Used Model S battery ($1500) for use storing solar from panels on manufactured home ($?). If you drove an efficient BEV with a small battery you could charge at night. House uses only electric but has efficient appliances and heat pump. I wonder how big of a battery you’d need to get through winter

Used Model S battery ($1500) for use storing solar from panels on manufactured home ($?). If you drove an efficient BEV with a small battery you could charge at night. House uses only electric but has efficient appliances and heat pump. I wonder how big of a battery you’d need to get through winter

https://reddit.com/r/electricvehicles/comments/xbvpbn/used_model_s_battery_1500_for_use_storing_solar/
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Used Model S battery ($1500) for use storing solar from panels on manufactured home ($?). If you drove an efficient BEV with a small battery you could charge at night. House uses only electric but has efficient appliances and heat pump. I wonder how big of a battery you’d need to get through winter



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10 thoughts on “Used Model S battery ($1500) for use storing solar from panels on manufactured home ($?). If you drove an efficient BEV with a small battery you could charge at night. House uses only electric but has efficient appliances and heat pump. I wonder how big of a battery you’d need to get through winter

  1. You can probably do most of the math for this if you have your power bill handy (and it lists daily usage). Just add up the kWh used on each day over winter, and compare it to the kWh storage of the battery.

    Also, remember that storing power in batteries has a loss factor. If you put in 100 kWh of energy from your solar panels, you might get 80kWh of useful energy out again when you use that power. (This loss factor gets worse as your batteries age, too, so you can’t just use the rated loss factor from the specs of a new model 3 battery – that would be optimistic).

  2. not sure how much you save since you need a lot of other stuff to go with it.

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    winter depends on your solar yield and storage capacity. and your typical usage.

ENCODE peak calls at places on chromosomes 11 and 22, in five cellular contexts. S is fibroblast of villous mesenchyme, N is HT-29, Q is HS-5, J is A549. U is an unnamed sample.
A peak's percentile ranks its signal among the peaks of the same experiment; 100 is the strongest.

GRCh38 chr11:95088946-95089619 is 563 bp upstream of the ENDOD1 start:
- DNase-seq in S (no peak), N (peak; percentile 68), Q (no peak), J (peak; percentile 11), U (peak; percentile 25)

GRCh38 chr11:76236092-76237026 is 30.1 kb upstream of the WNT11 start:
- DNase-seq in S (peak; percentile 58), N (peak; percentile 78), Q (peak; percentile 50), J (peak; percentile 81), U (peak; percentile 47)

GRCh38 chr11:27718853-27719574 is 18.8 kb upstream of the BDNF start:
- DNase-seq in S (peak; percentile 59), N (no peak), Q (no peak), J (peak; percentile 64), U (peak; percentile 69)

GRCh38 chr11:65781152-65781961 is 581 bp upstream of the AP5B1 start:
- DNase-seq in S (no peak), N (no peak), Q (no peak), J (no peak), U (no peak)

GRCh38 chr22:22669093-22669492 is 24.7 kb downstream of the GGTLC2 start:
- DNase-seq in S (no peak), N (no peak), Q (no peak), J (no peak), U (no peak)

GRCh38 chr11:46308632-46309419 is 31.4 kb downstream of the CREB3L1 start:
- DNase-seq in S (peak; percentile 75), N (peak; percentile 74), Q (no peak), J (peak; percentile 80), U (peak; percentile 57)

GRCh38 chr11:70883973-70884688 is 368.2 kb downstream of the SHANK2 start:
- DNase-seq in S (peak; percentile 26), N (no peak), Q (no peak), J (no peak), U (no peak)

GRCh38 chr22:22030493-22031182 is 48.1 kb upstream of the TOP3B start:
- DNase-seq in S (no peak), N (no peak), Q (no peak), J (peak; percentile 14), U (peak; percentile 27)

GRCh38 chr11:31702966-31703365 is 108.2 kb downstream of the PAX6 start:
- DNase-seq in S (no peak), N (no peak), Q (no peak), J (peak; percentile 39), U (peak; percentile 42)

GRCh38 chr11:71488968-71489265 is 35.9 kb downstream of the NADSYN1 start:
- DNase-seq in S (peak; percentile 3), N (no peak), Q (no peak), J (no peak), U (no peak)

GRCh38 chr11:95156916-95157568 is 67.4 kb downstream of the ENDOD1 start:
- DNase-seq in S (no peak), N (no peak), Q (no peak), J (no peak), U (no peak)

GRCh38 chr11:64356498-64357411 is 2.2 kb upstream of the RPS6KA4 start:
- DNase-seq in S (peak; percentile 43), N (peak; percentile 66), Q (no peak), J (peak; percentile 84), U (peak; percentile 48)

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    **How Can the Electric Ford F-150 Lightning Power a House for 10 Days?**

    https://www.newsweek.com/how-can-ford-f-150-lightning-power-house-10-days-1704444

    ​

    [https://en.wikipedia.org/wiki/Tesla_Powerwall](https://en.wikipedia.org/wiki/Tesla_Powerwall)

    The Powerwall+, introduced in April 2021, combines the functions of a Powerwall 2, a Backup Gateway and a solar inverter.[28]

    **Tesla’s virtual power plant actually helped with California grid overload**

    [https://www.inputmag.com/tech/tesla-virtual-power-plant-california-successful-powerwall](https://www.inputmag.com/tech/tesla-virtual-power-plant-california-successful-powerwall)

    Approximately 2,342 pilot program users chose to take part in the event, according to social media posts cataloged by Electrek. Their combined output topped 16 MW of power for the Pacific Gas & Electric company, which covers the majority of northern California. Southern California Edison — which just joined the pilot program this week — received as much as 1.5 MW of power at one point.

  3. I guess it depends on what kind of winter you mean. If it’s a California “winter” then *perhaps* a very oversized solar panel array with a large battery could be just about enough. You can reduce the costs significantly if you allow yourself an emergency fossil fuel power generator and/or residential wind turbine.

    Overall though the main thing that off-grid situation has problems with is the extremes. As in you need to design your power system so that it remains sufficient even with weeks of consecutive overcast winter days. While also using power to heat the home. Right now this is *exceedingly* hard to do without significant amount of fossil fuel burning. Especially at individual scale.

  4. what winter? getting through an anchorage Alaska winter and a Mojave California winter is 2 different ball games. what range does your ev need? a 10 mile commute is different from a 120 mile round trip commute. are you electrically heating the house or gas? cuz electric heaters use a lot of kwhs but in san diego i doubt you would use them a ton.

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